“The Metsi are programmed from birth, stupid child. Were you taught nothing? To work and function in their soulless dead societies, to move and walk and talk as if alive even though they lack souls, they are programmed by the media that seeps in from their sensepieces. That’s how they seem to live and perform their mindless drudgery, made even more mindless by the use of so much technology.” The old crone spat out the last word.

The woman ran her fingers through her hair, tugged it, close now to wailing. “It’s not true. I will take him back to the Metsi doctors. He will be okay. They can fix him.”

The old crone jumped up from the stool and pointed a finger at her. “Don’t you think you’ve done enough? I told you both. I begged him not to go to their cities. But would you listen? No.

“Do you think we are fools that we live like this, two steps from the animals and in such harsh conditions? Do you think you’re the first to be attracted to the gloss and ease of the overlord’s lives! Soulless, soulless, that’s what they are. And that’s how we become if we stay there long enough.

There is nothing anyone can do for him now.”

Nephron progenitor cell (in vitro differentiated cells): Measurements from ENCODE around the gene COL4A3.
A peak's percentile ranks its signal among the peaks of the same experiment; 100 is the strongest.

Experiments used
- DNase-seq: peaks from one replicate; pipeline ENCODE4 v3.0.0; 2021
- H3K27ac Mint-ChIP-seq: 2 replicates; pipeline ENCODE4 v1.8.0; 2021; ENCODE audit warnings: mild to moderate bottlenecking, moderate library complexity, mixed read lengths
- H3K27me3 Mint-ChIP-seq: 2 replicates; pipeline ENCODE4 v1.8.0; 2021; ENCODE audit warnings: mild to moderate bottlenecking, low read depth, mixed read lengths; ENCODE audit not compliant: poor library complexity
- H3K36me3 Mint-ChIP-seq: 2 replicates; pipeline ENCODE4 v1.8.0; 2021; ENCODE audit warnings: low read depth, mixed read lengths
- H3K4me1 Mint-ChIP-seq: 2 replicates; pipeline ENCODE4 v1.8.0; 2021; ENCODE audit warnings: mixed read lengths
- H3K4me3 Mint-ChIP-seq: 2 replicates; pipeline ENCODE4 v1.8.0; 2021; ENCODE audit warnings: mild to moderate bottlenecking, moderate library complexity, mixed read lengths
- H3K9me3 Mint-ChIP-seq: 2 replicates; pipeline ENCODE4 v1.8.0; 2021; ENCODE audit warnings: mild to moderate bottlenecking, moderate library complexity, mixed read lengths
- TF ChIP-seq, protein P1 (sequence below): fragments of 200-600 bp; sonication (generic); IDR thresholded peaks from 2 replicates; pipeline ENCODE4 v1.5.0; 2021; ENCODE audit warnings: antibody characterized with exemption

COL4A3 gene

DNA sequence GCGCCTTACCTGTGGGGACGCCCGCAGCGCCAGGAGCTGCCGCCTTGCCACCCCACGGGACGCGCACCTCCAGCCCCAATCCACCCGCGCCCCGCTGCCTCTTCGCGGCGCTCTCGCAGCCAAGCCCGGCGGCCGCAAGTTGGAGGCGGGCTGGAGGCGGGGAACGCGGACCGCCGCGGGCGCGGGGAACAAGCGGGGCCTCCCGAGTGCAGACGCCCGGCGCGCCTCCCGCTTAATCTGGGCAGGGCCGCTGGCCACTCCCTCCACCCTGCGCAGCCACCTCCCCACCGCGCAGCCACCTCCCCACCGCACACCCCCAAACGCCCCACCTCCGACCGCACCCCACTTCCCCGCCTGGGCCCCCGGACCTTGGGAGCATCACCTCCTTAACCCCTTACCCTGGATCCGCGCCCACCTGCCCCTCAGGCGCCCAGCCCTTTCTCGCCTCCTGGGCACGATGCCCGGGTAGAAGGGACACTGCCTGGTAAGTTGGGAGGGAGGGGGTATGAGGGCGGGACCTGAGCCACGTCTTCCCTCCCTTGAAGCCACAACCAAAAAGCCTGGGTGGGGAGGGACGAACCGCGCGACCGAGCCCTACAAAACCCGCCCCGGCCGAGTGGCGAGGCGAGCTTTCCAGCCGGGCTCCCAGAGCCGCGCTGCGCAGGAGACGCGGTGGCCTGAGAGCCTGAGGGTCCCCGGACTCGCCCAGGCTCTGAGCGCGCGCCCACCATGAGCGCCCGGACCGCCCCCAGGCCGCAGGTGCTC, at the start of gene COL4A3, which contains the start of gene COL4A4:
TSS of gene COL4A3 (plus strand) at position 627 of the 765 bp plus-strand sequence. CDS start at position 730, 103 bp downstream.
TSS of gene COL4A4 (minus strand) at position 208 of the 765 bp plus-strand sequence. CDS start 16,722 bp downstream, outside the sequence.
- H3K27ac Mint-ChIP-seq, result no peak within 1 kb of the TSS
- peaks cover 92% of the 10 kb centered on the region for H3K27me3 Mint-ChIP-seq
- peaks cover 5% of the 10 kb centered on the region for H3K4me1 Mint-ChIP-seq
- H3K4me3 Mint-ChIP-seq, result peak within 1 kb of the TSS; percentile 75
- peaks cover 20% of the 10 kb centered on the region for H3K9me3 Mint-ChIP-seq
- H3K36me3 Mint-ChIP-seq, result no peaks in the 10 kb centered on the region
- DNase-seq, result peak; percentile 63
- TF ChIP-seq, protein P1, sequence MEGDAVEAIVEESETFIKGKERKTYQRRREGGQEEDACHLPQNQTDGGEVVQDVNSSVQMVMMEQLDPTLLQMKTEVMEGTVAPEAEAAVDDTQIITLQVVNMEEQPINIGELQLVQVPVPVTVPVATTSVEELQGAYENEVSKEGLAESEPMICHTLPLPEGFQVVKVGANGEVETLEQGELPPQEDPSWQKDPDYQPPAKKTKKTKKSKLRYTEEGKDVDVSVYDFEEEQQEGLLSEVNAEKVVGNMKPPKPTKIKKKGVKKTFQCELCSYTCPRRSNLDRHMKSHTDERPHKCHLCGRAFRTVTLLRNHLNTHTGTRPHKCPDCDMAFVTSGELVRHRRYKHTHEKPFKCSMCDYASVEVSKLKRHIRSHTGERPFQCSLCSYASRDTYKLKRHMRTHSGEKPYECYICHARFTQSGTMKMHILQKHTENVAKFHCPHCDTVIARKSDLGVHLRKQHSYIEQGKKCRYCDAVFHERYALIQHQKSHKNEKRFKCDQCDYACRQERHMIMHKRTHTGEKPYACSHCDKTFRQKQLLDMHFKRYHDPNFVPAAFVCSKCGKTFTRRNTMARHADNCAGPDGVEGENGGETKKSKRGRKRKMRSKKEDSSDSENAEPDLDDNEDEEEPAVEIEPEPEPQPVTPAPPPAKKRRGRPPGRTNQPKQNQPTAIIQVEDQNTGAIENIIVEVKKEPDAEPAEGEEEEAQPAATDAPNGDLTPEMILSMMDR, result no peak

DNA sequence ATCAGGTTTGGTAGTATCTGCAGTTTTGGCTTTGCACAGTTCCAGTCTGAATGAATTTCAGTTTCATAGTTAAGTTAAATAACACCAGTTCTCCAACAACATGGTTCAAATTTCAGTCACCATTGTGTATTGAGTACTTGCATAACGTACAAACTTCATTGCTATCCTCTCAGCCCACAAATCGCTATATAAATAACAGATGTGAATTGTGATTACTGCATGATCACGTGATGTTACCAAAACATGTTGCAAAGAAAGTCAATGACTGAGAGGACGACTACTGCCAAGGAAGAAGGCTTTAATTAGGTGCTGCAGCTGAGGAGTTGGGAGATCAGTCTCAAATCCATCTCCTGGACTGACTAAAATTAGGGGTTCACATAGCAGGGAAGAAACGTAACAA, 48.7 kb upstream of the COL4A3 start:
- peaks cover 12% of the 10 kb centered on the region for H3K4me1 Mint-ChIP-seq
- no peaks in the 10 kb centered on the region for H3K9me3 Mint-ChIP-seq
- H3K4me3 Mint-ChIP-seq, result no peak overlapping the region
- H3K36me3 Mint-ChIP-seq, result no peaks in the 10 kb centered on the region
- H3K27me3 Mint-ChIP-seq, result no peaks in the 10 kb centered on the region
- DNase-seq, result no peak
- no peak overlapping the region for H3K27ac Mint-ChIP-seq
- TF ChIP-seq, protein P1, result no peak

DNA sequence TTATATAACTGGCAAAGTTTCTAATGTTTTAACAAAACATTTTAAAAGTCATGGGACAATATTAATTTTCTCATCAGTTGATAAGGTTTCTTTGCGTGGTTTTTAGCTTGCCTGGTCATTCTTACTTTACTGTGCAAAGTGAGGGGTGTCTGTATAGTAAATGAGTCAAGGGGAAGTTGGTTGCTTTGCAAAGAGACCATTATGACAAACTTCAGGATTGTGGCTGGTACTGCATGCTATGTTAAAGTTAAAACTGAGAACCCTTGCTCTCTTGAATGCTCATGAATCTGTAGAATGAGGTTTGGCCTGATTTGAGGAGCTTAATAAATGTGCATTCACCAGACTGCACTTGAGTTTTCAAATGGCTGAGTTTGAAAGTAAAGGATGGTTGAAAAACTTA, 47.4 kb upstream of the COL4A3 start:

The woman glared at her, then seemingly, as if exhausted of all energy, lapsed into an expressionless mode.

The old crone looked at her closely, then sighed. “Thank the Hetsa you are safe, witch. Women take longer to have their souls sucked from them, though you bear the marks of the Metsi now and can live neither here nor there. If you go back, you will become like him.” She pointed at the catatonic figure on the bed.

“And if you stay here, I will not let you live. You have taken my last son from me. Begone before I strip the skin from your bones.”

The young woman turned and stumbled from the hovel.


Some points: Both of us struggled with writing this story because the premise is more suited to a novella or a full length novel really, so getting all that explanation into 600 words is tough. Nonetheless both of us managed to, and both of us have used the same dialogue-by-the-underworld-person to explain the story. The results are quite different though.